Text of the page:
A Veterans Administration (VA) Spinal Cord Injury Center has reported significant positive clinical results achieved with the EarlySense monitoring system. The scientific poster showing the results was presented at the Academy of Spinal Cord Injury Professionals 2015 Educational Conference (6–9 September, New Orleans, USA).
Patient safety for chronically ill spinal cord injury patients in the hospital is an ongoing challenge. Early detection of patient deterioration has helped drive significant clinical improvements in the veterans spinal cord unit. Post implementation results showed a decrease of more than 60% in medical response team activations; code blue activations decreased by 50%. Furthermore, intensive care unit transfers decreased by 40% and mortality following MRT/code activations decreased by 83%. These results were derived from the monitoring of 1,150 patients monitored on the EarlySense system during a one year period of time, after the VA Medical Center purchased and implemented the EarlySense system.
“These are at-risk patients and it is vital to protect their clinical progress. To have such a meaningful impact on outcomes for our veterans is very rewarding. A reduction of 80% in mortality following major deteriorations, is a breakthrough in quality of care which the professional team at the Spinal Cord Injury Center should be applauded.” said Tim O’Malley, president of EarlySense. “In adding the EarlySense system to existing clinical support efforts, the spinal cord injury centre staff elevate their level of response and, therefore, improve outcomes for these veterans.”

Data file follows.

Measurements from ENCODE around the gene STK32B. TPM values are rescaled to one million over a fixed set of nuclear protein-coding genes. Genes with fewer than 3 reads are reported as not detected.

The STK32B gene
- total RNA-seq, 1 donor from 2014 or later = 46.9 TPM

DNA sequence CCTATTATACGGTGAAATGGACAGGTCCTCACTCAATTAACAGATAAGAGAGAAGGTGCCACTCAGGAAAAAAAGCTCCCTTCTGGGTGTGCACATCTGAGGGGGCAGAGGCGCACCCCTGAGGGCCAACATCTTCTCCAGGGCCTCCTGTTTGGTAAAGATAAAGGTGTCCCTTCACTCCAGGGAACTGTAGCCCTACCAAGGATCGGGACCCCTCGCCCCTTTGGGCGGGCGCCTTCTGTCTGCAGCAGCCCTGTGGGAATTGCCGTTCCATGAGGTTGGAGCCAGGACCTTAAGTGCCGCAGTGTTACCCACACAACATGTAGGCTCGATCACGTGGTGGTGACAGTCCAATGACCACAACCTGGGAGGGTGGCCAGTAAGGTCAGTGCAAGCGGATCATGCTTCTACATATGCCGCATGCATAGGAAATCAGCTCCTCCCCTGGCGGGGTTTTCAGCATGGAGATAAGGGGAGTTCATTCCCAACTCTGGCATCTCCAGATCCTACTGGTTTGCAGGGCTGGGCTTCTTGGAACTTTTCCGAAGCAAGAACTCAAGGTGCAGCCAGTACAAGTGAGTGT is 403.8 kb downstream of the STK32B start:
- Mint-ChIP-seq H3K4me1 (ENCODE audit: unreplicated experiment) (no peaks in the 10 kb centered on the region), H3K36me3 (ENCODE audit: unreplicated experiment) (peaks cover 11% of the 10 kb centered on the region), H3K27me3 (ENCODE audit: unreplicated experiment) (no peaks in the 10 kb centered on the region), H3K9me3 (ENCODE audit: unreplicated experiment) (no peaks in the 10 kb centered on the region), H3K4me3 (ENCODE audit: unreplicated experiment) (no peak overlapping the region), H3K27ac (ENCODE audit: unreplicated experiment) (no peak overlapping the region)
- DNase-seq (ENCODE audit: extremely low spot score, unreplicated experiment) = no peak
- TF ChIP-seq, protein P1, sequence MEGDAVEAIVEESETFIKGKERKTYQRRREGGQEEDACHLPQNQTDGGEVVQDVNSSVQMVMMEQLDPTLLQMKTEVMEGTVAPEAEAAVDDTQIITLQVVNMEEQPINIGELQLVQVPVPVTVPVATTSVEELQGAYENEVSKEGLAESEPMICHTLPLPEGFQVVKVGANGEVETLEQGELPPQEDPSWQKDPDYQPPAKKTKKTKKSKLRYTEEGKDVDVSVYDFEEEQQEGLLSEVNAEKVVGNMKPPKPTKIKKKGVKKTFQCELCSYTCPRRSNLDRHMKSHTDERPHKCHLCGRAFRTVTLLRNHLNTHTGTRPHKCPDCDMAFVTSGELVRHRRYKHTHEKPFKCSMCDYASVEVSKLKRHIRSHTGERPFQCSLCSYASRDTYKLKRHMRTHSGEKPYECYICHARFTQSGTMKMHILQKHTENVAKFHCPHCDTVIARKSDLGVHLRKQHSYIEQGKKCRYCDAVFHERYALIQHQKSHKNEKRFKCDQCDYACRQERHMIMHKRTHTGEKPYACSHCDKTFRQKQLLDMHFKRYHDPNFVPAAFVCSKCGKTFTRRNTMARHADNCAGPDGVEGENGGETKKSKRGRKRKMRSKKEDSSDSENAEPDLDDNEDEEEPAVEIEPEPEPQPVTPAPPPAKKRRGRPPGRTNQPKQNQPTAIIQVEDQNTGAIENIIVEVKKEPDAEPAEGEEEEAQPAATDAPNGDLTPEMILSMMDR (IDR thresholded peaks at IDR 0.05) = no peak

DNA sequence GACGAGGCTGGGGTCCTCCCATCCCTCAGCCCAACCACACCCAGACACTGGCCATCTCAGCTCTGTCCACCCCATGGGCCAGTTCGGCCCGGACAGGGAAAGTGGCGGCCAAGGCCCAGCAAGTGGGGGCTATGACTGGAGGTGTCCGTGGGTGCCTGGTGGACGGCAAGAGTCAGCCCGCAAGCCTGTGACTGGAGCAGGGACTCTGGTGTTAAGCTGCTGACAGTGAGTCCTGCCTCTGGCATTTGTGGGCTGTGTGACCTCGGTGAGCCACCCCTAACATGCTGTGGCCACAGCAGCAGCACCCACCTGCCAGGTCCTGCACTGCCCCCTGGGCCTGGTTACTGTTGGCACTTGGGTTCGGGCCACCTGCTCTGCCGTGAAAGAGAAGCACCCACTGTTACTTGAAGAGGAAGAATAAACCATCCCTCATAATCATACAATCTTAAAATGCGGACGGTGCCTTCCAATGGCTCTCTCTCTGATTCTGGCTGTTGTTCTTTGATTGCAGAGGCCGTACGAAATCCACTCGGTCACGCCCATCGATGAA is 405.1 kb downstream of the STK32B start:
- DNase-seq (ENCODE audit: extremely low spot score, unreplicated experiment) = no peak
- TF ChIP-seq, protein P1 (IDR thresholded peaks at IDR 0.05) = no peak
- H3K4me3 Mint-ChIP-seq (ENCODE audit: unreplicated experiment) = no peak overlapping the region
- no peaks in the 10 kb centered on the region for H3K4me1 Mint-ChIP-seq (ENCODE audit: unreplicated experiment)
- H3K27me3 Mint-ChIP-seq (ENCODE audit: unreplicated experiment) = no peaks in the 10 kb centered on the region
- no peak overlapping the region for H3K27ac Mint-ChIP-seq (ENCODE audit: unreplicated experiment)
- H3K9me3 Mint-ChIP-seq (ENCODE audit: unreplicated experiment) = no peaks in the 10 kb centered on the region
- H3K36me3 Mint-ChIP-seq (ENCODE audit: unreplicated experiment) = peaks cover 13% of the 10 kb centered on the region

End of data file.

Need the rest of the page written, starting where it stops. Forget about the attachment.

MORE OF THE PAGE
The EarlySense monitoring system, a solution designed for proactive and personalised patient care for general care non-intensive care patients, monitors patients’ heart rate, respiratory rate and motion on a continuous basis, through a contact-free sensor under the mattress, or within a cushion of a chair. The system has allowed the VA Spinal Cord Injury Center to facilitate timely interventions for spinal cord injury veterans by adding a layer of care with continuous monitoring and drawing attention to those who show early signs of deterioration and who may require timely clinical intervention.